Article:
This speech was analyzed using Neo-Aristotelian method of criticism. According to Herbert A. Wilchens, literary criticism is “concerned with effect…It regards a speech as communication to a specific audience and holds its business to be the analysis and appreciation of the orators method of imparting his ideas to his hearers”. Wilchens contributed the three major categories of analysis to Neo-Aristotelian analysis. This method consists of applying the five canons, invention, arrangement, style, memory (not used all the time), and delivery. This is used to analyze speeches like John F. Kennedy’s “Moon Speech”. Through the analysis the different pieces that work together to make the speech effective will be broken down into sections to more closely identify the purpose. Through close analysis and applying the canons to this speech, John F. Kennedy balanced his lack of logos with his generous amount of ethos and pathos. First looking at the invention of the speech concerning the artistic proofs, Kennedy appealed to the audience’s sense of identity, their self-interest, and their emotions through pathos.

He shows this when he states, “we meet at a college noted for knowledge, in a city noted for progress, in a state noted for strength”. His genuine passion on the goal of making it to the moon is a driving factor in his speech. Kennedy’s ethos was pre-existing, meaning that his credibility was already formed before he even walked onto the stage although he had diminished his ethos with the recent Pigs of Bay tragedy. Through all the pressing issues, Kennedy was a reliable president even after recent economic and political events. Kennedy utilizes sparse logos through the points he makes about the cost of sending a man to the moon and the logistics of it. Kennedy realizes how expensive it would be to complete this mission and he has even expanded the budget. Even though Kennedy did not present any factual data surrounding the plan to send a man to the moon, rather he enthralls the audience with vivid details as to how we as a country would go about it. He arranges this speech in a specific manner. He begins by praising the audience and the people of America in general.

He then moves to his analogy of the progression of mankind, while looking forward to how many more steps can be taken and taken within a decade. Afterwards, he starts listing the logistical visions of how America would go about being the first country to put someone on the moon. And he concludes with, well, space is there, and we’re going to climb it, and the moon and the planets are there, and new hopes for knowledge and peace are there. And, therefore, as we set sail we ask God’s blessing on the most hazardous and dangerous and greatest adventure on which man has ever embarked. His wording in this excerpt has a friendly and powerful style. This style is important for what he envisioned achieving because statements like this are what reassured the audience in place of a set plan. He ended his speech reassuring the country that his intentions are not for political gain or for his own personal gain, but its for the progression of knowledge.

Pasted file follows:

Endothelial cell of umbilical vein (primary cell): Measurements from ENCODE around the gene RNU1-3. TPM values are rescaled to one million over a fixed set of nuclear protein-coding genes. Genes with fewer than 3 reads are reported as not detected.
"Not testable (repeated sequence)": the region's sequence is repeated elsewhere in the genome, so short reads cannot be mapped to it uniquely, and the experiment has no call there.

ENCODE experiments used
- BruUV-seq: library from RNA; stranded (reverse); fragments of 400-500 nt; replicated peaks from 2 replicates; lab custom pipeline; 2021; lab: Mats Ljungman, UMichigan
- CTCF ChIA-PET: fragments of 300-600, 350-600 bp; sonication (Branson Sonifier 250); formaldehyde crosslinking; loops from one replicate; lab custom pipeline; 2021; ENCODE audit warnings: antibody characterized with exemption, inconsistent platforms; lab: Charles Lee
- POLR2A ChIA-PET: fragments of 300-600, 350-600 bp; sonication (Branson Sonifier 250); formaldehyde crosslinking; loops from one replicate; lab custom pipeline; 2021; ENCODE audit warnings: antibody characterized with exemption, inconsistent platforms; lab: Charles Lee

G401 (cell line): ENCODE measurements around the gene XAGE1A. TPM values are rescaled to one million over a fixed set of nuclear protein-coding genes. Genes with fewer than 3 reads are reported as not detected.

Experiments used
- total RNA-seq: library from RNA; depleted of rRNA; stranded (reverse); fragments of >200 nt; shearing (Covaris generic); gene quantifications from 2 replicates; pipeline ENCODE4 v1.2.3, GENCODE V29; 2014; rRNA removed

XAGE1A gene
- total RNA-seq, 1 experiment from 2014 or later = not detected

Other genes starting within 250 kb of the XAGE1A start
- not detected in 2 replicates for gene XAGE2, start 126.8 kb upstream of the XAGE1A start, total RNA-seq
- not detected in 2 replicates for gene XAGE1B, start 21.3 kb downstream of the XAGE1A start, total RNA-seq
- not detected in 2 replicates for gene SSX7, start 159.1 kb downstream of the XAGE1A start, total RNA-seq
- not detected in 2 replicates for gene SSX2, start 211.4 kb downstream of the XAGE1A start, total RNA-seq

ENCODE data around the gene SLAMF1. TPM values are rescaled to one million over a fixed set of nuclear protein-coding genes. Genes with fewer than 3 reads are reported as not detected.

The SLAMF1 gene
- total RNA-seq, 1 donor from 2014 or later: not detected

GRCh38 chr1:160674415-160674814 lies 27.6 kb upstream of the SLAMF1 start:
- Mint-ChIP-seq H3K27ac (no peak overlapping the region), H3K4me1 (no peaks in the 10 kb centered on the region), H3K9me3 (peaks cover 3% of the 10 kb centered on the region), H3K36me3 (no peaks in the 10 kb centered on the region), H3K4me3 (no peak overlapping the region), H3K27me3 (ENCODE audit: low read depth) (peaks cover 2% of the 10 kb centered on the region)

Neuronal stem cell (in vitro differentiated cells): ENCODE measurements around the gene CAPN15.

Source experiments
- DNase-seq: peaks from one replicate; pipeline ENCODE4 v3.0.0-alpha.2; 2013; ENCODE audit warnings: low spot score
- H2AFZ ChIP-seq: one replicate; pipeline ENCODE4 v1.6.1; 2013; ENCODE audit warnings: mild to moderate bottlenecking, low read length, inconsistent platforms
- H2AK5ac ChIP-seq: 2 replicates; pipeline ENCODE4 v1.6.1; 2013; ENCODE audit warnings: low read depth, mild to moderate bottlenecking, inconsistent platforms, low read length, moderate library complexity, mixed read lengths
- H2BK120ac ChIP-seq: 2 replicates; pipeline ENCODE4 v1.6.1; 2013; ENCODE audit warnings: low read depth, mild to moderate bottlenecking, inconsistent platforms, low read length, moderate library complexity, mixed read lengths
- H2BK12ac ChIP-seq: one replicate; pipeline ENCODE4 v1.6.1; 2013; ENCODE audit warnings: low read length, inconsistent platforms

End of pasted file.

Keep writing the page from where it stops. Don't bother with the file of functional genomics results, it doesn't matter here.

This arrangement technique draws the audience in with the skillful analogy which builds up the anticipation of the announcement and gets the important information in while he has the audience’s full attention. As far as style is concerned, J.F.K only uses the one analogy of mankind and his word choice to sway the audience. As seen above he uses phrases such as, “my fellow citizens”, “we’ve had our failures”, and the constant use of “we” when he refers to the country are all extremely important when a president is giving a speech. Kennedy’s delivery of this speech was extremely passionate and well done. Quintilian stated that rhetoric is a “good man speaking well” (Foss, 2018). Kennedy equals his genuine words with a strong stance and impactful speaking techniques. His delivery was successful in the use of rhetoric to influence the country that it was possible for America to make it to the moon first.

After the close analysis of the “Moon Speech”, certain aspects of the speech come to light and show how the speech truly works. Kennedy balanced his logos out with extra pathos and ethos throughout the speech to reassure the audience that he was taking care of what he needed to make the moon landing possible. He also arranged his speech in a captivating way that grabbed the audience’s attention from the beginning. His word choice and analogy work hand in hand with his arrangement to capture the audience. All these pieces work hand in hand to make his speech so successful through the hard times the country was going through and with his lack of physical proof of steps taken to improve Americas place in the Space Race. Kennedy’s delivery was a key aspect to his execution of his speech. He is known to be an extremely persuasive and motivational speaker and this speech proves that true.